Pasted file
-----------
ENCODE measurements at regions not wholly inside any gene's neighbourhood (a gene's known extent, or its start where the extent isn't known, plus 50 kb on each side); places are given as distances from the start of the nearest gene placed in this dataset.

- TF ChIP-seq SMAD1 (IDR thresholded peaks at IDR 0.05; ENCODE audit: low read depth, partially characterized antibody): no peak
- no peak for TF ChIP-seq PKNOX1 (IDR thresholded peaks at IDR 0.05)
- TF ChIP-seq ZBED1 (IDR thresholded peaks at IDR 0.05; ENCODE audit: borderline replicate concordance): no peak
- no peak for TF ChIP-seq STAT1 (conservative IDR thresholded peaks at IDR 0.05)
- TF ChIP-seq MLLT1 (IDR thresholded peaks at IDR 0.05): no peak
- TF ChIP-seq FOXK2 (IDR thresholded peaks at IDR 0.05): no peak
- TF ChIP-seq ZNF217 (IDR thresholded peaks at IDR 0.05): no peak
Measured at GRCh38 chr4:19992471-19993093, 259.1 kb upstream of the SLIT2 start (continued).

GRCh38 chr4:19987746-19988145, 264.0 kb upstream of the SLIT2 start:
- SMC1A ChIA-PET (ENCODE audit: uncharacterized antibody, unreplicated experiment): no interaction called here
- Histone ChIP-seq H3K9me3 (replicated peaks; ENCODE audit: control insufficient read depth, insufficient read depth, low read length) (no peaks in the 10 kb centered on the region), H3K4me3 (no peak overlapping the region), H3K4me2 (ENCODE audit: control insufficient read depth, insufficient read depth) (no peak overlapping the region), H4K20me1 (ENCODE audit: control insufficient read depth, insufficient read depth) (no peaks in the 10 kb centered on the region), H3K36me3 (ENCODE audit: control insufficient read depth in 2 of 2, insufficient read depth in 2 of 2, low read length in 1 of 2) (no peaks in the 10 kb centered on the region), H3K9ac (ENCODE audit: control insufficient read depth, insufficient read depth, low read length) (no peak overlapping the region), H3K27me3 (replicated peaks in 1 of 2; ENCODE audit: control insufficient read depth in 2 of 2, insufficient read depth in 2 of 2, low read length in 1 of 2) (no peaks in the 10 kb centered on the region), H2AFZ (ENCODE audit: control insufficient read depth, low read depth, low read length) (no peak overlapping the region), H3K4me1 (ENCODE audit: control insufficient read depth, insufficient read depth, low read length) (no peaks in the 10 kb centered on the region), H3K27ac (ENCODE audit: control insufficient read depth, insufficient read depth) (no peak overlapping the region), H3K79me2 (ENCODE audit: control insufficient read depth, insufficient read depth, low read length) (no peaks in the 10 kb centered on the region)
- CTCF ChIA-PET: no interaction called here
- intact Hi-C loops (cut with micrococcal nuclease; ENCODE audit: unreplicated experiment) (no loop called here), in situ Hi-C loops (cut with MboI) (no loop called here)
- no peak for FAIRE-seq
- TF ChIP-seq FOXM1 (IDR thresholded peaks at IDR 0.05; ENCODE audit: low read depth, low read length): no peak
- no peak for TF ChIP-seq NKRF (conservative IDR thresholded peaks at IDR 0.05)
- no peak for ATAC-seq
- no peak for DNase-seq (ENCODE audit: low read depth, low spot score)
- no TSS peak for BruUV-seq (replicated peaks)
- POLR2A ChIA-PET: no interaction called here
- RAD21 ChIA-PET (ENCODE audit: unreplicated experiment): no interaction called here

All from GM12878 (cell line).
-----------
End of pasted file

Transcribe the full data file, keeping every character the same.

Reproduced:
ENCODE measurements at regions not wholly inside any gene's neighbourhood (a gene's known extent, or its start where the extent isn't known, plus 50 kb on each side); places are given as distances from the start of the nearest gene placed in this dataset.

- TF ChIP-seq SMAD1 (IDR thresholded peaks at IDR 0.05; ENCODE audit: low read depth, partially characterized antibody): no peak
- no peak for TF ChIP-seq PKNOX1 (IDR thresholded peaks at IDR 0.05)
- TF ChIP-seq ZBED1 (IDR thresholded peaks at IDR 0.05; ENCODE audit: borderline replicate concordance): no peak
- no peak for TF ChIP-seq STAT1 (conservative IDR thresholded peaks at IDR 0.05)
- TF ChIP-seq MLLT1 (IDR thresholded peaks at IDR 0.05): no peak
- TF ChIP-seq FOXK2 (IDR thresholded peaks at IDR 0.05): no peak
- TF ChIP-seq ZNF217 (IDR thresholded peaks at IDR 0.05): no peak
Measured at GRCh38 chr4:19992471-19993093, 259.1 kb upstream of the SLIT2 start (continued).

GRCh38 chr4:19987746-19988145, 264.0 kb upstream of the SLIT2 start:
- SMC1A ChIA-PET (ENCODE audit: uncharacterized antibody, unreplicated experiment): no interaction called here
- Histone ChIP-seq H3K9me3 (replicated peaks; ENCODE audit: control insufficient read depth, insufficient read depth, low read length) (no peaks in the 10 kb centered on the region), H3K4me3 (no peak overlapping the region), H3K4me2 (ENCODE audit: control insufficient read depth, insufficient read depth) (no peak overlapping the region), H4K20me1 (ENCODE audit: control insufficient read depth, insufficient read depth) (no peaks in the 10 kb centered on the region), H3K36me3 (ENCODE audit: control insufficient read depth in 2 of 2, insufficient read depth in 2 of 2, low read length in 1 of 2) (no peaks in the 10 kb centered on the region), H3K9ac (ENCODE audit: control insufficient read depth, insufficient read depth, low read length) (no peak overlapping the region), H3K27me3 (replicated peaks in 1 of 2; ENCODE audit: control insufficient read depth in 2 of 2, insufficient read depth in 2 of 2, low read length in 1 of 2) (no peaks in the 10 kb centered on the region), H2AFZ (ENCODE audit: control insufficient read depth, low read depth, low read length) (no peak overlapping the region), H3K4me1 (ENCODE audit: control insufficient read depth, insufficient read depth, low read length) (no peaks in the 10 kb centered on the region), H3K27ac (ENCODE audit: control insufficient read depth, insufficient read depth) (no peak overlapping the region), H3K79me2 (ENCODE audit: control insufficient read depth, insufficient read depth, low read length) (no peaks in the 10 kb centered on the region)
- CTCF ChIA-PET: no interaction called here
- intact Hi-C loops (cut with micrococcal nuclease; ENCODE audit: unreplicated experiment) (no loop called here), in situ Hi-C loops (cut with MboI) (no loop called here)
- no peak for FAIRE-seq
- TF ChIP-seq FOXM1 (IDR thresholded peaks at IDR 0.05; ENCODE audit: low read depth, low read length): no peak
- no peak for TF ChIP-seq NKRF (conservative IDR thresholded peaks at IDR 0.05)
- no peak for ATAC-seq
- no peak for DNase-seq (ENCODE audit: low read depth, low spot score)
- no TSS peak for BruUV-seq (replicated peaks)
- POLR2A ChIA-PET: no interaction called here
- RAD21 ChIA-PET (ENCODE audit: unreplicated experiment): no interaction called here

All from GM12878 (cell line).